Notes & News: US - Massachusetts - EBM advice - Solomon Islands - Balancing species and ecosystems - Nordic region - Oceans and climate - Geotechnologies and spatial planning

The Skimmer on Marine Ecosystems and Management

In US, interim framework released for marine spatial planning

The US Interagency Ocean Policy Task Force released an interim framework in December 2009 that proposes guidance for a system of coastal and marine spatial planning in US waters. Under the framework, the planning would be carried out on a regional basis across nine regional planning areas. Each regional process would be facilitated by a federal interagency National Ocean Council, which would also certify that the resulting plans were consistent with national policy. Each regional plan would be developed cooperatively among federal, state, tribal, and local authorities. The interim framework is available at www.whitehouse.gov/administration/eop/ceq/initiatives/oceans/interim-framework.

The interim framework defines coastal and marine spatial planning as a "comprehensive, adaptive, integrated, ecosystem-based, and transparent spatial planning process, based on sound science." Following its December release, the interim framework underwent a 60-day public review and comment period, ending 12 February 2010. Coastal and marine spatial planning is one of nine priority objectives proposed in an interim report released by the task force last September (MEAM 3:2).

In February 2010, a letter signed by 262 marine scientists urged US President Barack Obama to make conservation the foundation of the country's eventual national marine policy. "A National Oceans Policy needs to direct federal agencies unambiguously to work together effectively to protect, maintain, and restore the diversity and productivity of America's marine ecosystems as economic activities in our oceans expand," states the letter, available at www.mcbi.org/what/what_pdfs/NOP_letter.pdf.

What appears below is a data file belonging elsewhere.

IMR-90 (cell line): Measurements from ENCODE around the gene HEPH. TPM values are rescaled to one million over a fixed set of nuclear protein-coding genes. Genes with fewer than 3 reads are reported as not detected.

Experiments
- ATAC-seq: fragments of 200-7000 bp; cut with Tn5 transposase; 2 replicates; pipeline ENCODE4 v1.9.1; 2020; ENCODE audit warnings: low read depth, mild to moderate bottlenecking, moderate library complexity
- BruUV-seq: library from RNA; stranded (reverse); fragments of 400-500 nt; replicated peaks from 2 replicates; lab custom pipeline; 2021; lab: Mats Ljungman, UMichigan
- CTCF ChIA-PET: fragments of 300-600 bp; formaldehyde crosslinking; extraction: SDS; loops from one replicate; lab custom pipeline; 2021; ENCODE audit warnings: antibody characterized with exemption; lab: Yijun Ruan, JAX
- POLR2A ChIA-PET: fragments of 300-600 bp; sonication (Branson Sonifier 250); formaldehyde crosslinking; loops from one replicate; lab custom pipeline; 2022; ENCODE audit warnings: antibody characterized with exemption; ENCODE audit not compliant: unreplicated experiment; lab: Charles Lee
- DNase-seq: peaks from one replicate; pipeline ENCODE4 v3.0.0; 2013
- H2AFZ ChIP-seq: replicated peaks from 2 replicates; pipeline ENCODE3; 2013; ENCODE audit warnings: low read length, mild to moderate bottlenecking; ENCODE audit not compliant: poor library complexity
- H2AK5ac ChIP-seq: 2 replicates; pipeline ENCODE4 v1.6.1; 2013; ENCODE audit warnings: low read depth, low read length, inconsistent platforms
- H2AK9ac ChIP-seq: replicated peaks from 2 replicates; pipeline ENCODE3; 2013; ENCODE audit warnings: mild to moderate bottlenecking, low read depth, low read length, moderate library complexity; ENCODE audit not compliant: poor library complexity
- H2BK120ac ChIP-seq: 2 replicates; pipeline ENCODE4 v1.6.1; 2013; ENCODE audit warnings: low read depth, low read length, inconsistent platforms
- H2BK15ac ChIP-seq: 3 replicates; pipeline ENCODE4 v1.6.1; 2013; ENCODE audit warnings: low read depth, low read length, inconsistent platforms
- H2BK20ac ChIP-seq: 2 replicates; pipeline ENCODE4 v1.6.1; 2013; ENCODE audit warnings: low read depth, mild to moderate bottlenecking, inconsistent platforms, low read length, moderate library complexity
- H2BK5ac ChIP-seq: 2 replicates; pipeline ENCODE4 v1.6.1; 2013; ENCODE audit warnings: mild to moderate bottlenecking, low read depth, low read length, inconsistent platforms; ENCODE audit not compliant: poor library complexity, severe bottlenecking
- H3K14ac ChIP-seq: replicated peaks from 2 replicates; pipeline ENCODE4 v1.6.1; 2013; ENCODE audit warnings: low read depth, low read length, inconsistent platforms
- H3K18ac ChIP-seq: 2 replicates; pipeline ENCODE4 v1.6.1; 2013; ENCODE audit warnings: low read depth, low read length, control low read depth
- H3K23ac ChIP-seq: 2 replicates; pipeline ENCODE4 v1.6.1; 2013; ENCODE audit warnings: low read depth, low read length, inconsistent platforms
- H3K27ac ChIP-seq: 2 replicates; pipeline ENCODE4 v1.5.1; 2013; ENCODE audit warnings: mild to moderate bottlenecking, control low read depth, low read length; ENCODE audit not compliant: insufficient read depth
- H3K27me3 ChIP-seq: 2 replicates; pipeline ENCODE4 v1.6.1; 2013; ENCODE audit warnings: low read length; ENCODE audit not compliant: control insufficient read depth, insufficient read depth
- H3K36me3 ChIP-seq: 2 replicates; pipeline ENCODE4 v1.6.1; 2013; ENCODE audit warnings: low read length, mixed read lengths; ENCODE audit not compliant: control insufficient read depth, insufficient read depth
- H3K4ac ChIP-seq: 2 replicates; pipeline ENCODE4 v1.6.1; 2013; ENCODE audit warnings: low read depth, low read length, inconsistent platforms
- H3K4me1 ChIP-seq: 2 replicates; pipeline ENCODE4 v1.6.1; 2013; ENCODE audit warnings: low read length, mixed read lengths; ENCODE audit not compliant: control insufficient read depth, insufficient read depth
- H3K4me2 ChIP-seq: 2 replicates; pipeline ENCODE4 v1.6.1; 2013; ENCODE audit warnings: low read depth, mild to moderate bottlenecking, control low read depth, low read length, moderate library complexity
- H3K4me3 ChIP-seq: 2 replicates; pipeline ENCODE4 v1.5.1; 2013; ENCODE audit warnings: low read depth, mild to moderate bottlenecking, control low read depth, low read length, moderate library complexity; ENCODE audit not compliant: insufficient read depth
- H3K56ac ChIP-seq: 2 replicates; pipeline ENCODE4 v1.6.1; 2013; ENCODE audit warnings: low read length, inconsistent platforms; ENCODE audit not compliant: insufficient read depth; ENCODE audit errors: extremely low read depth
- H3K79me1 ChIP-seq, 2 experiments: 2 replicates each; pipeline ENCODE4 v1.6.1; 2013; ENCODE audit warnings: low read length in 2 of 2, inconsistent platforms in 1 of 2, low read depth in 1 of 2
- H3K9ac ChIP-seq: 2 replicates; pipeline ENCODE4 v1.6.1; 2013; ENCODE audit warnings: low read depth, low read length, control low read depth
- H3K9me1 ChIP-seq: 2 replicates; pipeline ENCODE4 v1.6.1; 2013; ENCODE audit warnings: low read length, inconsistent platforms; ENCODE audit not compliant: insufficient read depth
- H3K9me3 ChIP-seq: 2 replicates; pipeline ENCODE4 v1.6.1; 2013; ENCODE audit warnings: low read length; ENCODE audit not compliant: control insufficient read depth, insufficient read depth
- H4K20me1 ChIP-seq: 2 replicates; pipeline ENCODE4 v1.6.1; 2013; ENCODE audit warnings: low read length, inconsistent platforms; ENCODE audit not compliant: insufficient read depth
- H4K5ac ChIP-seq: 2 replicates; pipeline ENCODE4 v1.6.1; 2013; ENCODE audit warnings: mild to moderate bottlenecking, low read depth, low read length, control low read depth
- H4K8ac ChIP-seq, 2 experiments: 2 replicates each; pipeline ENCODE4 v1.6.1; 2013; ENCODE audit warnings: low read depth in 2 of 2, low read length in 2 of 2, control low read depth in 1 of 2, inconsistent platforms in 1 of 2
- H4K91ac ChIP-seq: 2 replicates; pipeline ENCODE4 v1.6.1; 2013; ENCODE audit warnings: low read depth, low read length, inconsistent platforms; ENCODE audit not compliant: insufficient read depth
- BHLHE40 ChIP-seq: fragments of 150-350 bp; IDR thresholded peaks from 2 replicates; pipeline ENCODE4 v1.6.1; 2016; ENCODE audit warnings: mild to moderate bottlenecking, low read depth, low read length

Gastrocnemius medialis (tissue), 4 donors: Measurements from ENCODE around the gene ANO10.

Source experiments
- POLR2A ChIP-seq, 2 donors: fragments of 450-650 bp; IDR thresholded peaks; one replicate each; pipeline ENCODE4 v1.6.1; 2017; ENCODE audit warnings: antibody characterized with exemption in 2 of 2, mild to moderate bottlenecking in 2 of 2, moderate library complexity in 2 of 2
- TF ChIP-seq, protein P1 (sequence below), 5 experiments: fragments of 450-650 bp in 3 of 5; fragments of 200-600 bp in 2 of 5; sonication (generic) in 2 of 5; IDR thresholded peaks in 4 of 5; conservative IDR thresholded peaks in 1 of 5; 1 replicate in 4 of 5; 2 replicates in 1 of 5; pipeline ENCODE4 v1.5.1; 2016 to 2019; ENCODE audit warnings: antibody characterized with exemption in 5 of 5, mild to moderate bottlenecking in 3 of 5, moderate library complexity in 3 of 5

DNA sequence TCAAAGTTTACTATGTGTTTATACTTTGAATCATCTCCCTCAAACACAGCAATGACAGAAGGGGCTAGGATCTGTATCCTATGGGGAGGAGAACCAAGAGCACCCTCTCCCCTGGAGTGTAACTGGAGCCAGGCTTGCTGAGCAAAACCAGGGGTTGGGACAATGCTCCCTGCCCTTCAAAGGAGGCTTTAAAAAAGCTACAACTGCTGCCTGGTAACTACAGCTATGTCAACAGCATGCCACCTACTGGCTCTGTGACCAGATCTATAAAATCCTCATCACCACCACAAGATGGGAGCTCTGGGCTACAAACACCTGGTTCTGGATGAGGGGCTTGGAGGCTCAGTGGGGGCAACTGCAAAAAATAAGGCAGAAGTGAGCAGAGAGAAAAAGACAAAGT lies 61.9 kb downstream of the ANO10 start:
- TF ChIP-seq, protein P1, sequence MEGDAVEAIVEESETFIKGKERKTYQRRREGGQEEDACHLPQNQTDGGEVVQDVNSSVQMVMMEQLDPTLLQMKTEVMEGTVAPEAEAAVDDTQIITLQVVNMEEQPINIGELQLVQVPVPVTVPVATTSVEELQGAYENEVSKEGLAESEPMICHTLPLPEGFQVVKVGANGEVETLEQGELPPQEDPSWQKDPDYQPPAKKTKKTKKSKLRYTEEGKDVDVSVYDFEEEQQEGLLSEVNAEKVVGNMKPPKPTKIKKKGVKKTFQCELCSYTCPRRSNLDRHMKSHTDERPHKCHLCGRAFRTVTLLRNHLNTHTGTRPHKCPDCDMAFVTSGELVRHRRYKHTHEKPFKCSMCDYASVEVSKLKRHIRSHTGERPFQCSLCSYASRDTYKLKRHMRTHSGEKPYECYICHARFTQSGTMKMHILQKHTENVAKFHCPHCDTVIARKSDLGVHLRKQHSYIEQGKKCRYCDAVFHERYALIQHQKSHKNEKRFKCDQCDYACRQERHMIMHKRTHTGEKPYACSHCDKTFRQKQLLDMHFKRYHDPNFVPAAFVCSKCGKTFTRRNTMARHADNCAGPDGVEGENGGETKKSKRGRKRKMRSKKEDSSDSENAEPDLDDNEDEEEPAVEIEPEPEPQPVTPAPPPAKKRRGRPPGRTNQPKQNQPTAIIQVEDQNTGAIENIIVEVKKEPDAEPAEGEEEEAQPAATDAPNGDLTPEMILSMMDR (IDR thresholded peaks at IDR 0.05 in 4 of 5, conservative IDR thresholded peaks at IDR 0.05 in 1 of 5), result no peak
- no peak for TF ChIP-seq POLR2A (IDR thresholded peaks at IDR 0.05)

Massachusetts releases ocean plan

In December 2009, the US state of Massachusetts released its Ocean Management Plan, concluding an 18-month planning process. The plan provides new environmental protections for the state's waters while setting standards for the development of offshore renewable energy and other uses. Massachusetts state waters extend 3 nm from shore.

"For the first time, the consideration of individual management actions will be informed by an understanding of the broader environmental and social context in which they occur," says Ian Bowles, secretary of energy and environmental affairs for Massachusetts. The plan establishes three types of zones:

  • Prohibited Area - in which a variety of uses, activities, and facilities are prohibited;
  • Renewable Energy Areas - dedicated to the development of wind-, wave-, and tidal-generated energy; and
  • Multi-Use Area - allowing most uses, including renewable energy installations. However, at locations with a specifically protected resource, such as seagrass or marine mammals, projects will be permitted only if their benefits to the public are judged to outweigh detriments to those resources. The Multi-Use Area covers roughly two-thirds of state waters.